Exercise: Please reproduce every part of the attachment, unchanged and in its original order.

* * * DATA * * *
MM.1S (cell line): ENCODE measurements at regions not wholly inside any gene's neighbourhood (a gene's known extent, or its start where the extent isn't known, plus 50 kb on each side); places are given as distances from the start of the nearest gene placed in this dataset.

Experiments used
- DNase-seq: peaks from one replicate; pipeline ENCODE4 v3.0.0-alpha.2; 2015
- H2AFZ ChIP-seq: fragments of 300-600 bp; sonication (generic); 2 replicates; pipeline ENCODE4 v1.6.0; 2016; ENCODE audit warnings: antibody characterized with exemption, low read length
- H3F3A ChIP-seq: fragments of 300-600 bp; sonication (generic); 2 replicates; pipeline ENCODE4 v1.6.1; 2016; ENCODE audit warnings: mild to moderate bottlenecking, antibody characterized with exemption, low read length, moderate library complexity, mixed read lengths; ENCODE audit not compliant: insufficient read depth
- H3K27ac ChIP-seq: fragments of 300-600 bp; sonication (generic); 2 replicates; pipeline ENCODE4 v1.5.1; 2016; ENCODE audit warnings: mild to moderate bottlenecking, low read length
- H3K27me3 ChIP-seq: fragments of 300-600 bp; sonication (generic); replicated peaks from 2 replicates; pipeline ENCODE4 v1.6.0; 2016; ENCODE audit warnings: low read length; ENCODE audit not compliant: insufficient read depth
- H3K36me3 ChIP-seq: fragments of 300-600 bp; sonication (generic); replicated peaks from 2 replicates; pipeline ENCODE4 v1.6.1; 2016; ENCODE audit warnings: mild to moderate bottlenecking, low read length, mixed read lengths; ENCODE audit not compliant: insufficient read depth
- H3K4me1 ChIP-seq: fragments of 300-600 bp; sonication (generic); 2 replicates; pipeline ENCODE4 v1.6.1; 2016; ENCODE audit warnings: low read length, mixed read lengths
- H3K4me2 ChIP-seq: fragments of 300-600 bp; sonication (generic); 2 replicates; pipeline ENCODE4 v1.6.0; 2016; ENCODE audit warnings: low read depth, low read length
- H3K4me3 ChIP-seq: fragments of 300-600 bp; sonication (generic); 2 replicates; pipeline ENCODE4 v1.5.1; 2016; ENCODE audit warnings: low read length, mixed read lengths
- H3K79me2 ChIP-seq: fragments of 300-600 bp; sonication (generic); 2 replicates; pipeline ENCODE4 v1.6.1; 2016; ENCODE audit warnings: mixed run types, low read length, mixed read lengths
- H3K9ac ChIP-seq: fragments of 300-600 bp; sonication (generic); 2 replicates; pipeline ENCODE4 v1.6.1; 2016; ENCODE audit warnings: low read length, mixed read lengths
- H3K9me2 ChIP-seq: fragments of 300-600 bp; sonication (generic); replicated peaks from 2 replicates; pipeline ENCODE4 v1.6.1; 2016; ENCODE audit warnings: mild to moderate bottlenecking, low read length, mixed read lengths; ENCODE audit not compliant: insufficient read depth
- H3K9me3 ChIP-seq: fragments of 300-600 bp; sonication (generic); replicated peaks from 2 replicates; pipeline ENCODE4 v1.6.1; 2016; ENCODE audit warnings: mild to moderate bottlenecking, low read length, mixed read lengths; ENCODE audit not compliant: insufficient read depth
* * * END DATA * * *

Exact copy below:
MM.1S (cell line): ENCODE measurements at regions not wholly inside any gene's neighbourhood (a gene's known extent, or its start where the extent isn't known, plus 50 kb on each side); places are given as distances from the start of the nearest gene placed in this dataset.

Experiments used
- DNase-seq: peaks from one replicate; pipeline ENCODE4 v3.0.0-alpha.2; 2015
- H2AFZ ChIP-seq: fragments of 300-600 bp; sonication (generic); 2 replicates; pipeline ENCODE4 v1.6.0; 2016; ENCODE audit warnings: antibody characterized with exemption, low read length
- H3F3A ChIP-seq: fragments of 300-600 bp; sonication (generic); 2 replicates; pipeline ENCODE4 v1.6.1; 2016; ENCODE audit warnings: mild to moderate bottlenecking, antibody characterized with exemption, low read length, moderate library complexity, mixed read lengths; ENCODE audit not compliant: insufficient read depth
- H3K27ac ChIP-seq: fragments of 300-600 bp; sonication (generic); 2 replicates; pipeline ENCODE4 v1.5.1; 2016; ENCODE audit warnings: mild to moderate bottlenecking, low read length
- H3K27me3 ChIP-seq: fragments of 300-600 bp; sonication (generic); replicated peaks from 2 replicates; pipeline ENCODE4 v1.6.0; 2016; ENCODE audit warnings: low read length; ENCODE audit not compliant: insufficient read depth
- H3K36me3 ChIP-seq: fragments of 300-600 bp; sonication (generic); replicated peaks from 2 replicates; pipeline ENCODE4 v1.6.1; 2016; ENCODE audit warnings: mild to moderate bottlenecking, low read length, mixed read lengths; ENCODE audit not compliant: insufficient read depth
- H3K4me1 ChIP-seq: fragments of 300-600 bp; sonication (generic); 2 replicates; pipeline ENCODE4 v1.6.1; 2016; ENCODE audit warnings: low read length, mixed read lengths
- H3K4me2 ChIP-seq: fragments of 300-600 bp; sonication (generic); 2 replicates; pipeline ENCODE4 v1.6.0; 2016; ENCODE audit warnings: low read depth, low read length
- H3K4me3 ChIP-seq: fragments of 300-600 bp; sonication (generic); 2 replicates; pipeline ENCODE4 v1.5.1; 2016; ENCODE audit warnings: low read length, mixed read lengths
- H3K79me2 ChIP-seq: fragments of 300-600 bp; sonication (generic); 2 replicates; pipeline ENCODE4 v1.6.1; 2016; ENCODE audit warnings: mixed run types, low read length, mixed read lengths
- H3K9ac ChIP-seq: fragments of 300-600 bp; sonication (generic); 2 replicates; pipeline ENCODE4 v1.6.1; 2016; ENCODE audit warnings: low read length, mixed read lengths
- H3K9me2 ChIP-seq: fragments of 300-600 bp; sonication (generic); replicated peaks from 2 replicates; pipeline ENCODE4 v1.6.1; 2016; ENCODE audit warnings: mild to moderate bottlenecking, low read length, mixed read lengths; ENCODE audit not compliant: insufficient read depth
- H3K9me3 ChIP-seq: fragments of 300-600 bp; sonication (generic); replicated peaks from 2 replicates; pipeline ENCODE4 v1.6.1; 2016; ENCODE audit warnings: mild to moderate bottlenecking, low read length, mixed read lengths; ENCODE audit not compliant: insufficient read depth